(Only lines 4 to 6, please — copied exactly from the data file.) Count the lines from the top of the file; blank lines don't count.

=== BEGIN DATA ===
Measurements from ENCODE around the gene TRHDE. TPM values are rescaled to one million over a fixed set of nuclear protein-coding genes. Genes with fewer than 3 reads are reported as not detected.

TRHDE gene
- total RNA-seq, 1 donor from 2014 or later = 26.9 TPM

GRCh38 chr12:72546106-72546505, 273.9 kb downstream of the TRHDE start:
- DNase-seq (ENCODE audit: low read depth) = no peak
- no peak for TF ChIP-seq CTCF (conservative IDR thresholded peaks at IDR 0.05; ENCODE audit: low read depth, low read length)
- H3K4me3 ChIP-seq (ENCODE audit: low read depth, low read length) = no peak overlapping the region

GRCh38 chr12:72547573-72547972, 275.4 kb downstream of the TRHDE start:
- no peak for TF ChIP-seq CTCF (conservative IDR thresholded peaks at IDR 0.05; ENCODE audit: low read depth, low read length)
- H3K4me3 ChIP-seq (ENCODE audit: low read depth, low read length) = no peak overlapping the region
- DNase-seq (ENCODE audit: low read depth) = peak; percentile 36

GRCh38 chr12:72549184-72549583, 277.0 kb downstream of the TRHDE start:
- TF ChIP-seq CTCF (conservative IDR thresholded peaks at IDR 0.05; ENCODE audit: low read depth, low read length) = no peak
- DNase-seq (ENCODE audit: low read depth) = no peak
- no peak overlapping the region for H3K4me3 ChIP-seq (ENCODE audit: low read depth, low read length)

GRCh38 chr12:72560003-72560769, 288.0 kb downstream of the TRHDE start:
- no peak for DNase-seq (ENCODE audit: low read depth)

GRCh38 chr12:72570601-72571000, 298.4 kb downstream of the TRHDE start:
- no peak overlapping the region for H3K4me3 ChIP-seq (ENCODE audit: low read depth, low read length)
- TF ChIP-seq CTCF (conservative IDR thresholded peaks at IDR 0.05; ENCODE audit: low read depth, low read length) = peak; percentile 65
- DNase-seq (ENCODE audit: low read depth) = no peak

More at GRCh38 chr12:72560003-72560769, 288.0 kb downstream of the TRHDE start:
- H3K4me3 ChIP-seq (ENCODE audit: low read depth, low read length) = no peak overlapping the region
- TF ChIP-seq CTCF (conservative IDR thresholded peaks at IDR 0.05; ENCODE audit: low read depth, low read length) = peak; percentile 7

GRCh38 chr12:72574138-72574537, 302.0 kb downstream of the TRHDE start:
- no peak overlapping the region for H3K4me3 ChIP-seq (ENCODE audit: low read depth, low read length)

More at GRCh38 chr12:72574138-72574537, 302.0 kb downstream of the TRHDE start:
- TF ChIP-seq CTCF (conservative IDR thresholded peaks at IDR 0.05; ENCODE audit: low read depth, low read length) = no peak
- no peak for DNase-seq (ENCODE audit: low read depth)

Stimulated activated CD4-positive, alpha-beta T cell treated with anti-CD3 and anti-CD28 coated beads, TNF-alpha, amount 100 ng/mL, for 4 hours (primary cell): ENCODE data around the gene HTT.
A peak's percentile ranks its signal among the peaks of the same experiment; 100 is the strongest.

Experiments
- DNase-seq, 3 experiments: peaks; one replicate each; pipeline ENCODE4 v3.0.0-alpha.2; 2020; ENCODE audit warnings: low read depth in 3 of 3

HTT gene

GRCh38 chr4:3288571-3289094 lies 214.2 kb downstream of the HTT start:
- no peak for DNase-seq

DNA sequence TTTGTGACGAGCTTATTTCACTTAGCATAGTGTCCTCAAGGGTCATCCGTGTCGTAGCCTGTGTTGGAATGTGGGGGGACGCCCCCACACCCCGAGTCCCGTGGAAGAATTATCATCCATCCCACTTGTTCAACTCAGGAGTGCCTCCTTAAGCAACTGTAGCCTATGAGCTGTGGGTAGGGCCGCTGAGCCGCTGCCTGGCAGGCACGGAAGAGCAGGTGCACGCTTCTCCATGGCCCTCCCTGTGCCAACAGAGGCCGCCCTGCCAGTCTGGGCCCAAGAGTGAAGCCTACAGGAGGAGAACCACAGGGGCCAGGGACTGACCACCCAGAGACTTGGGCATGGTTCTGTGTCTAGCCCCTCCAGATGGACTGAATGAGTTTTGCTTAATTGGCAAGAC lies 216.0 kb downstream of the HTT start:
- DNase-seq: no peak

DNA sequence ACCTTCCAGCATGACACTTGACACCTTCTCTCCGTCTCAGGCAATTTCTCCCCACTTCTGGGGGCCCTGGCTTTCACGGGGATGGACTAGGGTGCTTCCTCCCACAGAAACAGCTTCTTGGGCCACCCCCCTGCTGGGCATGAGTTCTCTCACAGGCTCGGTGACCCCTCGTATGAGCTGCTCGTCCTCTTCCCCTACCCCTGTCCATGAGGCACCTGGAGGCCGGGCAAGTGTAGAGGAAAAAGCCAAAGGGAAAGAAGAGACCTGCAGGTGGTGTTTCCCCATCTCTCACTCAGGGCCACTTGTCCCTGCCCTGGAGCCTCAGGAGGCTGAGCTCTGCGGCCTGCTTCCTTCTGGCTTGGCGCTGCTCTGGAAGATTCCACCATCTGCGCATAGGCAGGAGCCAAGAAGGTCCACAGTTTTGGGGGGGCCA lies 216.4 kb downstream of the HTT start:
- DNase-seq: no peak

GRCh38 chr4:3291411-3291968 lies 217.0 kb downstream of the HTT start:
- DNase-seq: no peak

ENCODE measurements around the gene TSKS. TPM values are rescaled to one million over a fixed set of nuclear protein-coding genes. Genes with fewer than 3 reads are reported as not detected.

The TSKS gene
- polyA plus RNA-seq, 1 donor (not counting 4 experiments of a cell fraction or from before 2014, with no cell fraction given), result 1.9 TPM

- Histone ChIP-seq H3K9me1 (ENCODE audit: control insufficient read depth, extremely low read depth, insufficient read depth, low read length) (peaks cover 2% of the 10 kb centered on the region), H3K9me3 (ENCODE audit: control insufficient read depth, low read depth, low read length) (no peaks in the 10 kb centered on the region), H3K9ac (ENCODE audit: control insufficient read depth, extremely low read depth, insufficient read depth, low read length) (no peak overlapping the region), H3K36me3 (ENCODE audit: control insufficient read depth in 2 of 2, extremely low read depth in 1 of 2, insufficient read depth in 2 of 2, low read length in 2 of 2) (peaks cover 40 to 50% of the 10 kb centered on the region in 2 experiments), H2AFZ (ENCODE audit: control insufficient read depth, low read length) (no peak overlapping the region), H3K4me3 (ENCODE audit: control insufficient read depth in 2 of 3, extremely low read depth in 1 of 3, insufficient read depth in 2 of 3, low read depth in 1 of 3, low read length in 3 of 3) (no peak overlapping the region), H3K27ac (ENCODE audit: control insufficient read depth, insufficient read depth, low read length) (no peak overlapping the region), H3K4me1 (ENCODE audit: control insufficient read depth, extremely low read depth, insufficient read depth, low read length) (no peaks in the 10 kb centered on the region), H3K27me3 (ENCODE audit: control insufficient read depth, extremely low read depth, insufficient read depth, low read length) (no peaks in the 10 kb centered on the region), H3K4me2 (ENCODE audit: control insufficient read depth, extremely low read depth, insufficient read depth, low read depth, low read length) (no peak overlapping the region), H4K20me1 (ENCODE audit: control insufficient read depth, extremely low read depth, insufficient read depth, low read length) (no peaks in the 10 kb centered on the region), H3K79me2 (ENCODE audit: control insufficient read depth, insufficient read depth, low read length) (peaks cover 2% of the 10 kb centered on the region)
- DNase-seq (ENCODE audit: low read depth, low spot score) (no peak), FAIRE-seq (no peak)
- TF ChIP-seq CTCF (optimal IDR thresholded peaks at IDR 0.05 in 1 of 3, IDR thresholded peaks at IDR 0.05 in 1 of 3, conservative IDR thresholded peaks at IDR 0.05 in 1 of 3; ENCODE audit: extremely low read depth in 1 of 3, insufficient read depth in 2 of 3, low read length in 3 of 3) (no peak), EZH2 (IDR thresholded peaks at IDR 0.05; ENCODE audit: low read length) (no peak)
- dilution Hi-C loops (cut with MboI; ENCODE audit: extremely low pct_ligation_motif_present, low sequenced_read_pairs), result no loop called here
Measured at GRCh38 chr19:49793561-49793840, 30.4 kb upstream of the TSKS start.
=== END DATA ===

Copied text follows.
GRCh38 chr12:72546106-72546505, 273.9 kb downstream of the TRHDE start:
- DNase-seq (ENCODE audit: low read depth) = no peak
- no peak for TF ChIP-seq CTCF (conservative IDR thresholded peaks at IDR 0.05; ENCODE audit: low read depth, low read length)